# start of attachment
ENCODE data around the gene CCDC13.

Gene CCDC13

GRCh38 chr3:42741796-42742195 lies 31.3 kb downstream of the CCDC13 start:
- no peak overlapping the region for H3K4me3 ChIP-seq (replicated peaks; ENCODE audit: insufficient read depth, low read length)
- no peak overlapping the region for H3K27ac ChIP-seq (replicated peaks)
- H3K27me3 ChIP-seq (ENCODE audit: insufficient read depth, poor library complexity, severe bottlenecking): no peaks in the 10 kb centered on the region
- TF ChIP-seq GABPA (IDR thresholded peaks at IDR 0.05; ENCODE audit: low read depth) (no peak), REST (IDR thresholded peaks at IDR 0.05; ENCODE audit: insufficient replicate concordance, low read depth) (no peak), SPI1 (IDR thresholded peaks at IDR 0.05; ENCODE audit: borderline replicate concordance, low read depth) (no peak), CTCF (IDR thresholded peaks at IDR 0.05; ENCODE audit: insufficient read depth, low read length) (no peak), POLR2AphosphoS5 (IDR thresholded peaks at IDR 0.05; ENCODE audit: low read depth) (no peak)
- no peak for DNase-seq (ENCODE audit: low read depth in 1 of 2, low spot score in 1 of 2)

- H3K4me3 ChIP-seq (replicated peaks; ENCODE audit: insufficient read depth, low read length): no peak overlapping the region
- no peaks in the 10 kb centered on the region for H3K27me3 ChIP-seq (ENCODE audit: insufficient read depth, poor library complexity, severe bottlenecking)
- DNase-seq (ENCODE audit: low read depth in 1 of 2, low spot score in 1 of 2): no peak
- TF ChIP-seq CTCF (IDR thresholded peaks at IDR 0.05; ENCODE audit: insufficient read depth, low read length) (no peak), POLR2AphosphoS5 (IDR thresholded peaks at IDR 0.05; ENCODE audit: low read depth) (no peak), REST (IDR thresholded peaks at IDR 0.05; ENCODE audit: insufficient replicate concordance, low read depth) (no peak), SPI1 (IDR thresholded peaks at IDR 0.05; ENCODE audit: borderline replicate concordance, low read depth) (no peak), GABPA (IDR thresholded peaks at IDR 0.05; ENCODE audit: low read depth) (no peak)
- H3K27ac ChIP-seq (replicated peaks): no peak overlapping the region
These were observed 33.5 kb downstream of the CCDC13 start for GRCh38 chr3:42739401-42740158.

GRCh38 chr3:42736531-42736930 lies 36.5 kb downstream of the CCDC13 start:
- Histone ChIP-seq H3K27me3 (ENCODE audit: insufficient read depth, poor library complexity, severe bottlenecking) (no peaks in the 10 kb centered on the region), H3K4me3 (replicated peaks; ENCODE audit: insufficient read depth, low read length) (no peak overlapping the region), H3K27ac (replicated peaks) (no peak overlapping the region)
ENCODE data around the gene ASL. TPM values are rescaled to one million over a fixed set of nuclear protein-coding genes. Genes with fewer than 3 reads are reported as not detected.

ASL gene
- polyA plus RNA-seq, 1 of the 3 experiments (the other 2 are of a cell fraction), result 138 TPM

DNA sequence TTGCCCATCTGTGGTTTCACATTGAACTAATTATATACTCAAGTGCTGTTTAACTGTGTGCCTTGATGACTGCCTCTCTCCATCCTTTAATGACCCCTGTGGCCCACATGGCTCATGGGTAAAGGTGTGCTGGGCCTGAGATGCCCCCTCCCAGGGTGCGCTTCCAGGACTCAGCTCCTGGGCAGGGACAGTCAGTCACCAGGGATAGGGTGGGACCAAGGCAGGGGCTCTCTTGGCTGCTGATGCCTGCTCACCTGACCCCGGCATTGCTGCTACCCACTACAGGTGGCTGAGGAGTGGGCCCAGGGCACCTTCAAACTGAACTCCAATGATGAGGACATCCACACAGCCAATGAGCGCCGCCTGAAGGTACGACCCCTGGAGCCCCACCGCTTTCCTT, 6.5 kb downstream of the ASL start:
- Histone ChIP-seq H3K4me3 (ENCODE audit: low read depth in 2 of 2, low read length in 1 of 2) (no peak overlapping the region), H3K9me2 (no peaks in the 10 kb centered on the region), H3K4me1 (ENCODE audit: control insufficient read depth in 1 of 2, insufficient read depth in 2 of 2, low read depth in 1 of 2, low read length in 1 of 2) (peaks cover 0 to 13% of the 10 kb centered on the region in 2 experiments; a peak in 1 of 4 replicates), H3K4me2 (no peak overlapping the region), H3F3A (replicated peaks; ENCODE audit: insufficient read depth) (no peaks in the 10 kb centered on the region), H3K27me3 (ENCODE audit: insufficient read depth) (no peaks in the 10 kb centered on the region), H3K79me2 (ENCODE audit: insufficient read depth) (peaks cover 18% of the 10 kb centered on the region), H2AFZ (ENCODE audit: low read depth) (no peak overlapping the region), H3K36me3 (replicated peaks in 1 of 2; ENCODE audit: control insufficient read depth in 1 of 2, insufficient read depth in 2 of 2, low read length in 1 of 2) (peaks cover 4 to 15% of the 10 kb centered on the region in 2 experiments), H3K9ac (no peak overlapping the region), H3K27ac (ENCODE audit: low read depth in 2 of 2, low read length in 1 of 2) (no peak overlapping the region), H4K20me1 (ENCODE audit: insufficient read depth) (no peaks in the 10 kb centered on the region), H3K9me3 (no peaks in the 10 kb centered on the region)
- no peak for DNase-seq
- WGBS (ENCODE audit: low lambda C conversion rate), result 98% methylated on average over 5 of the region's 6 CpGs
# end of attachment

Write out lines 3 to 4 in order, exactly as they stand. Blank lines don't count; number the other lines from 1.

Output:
GRCh38 chr3:42741796-42742195 lies 31.3 kb downstream of the CCDC13 start:
- no peak overlapping the region for H3K4me3 ChIP-seq (replicated peaks; ENCODE audit: insufficient read depth, low read length)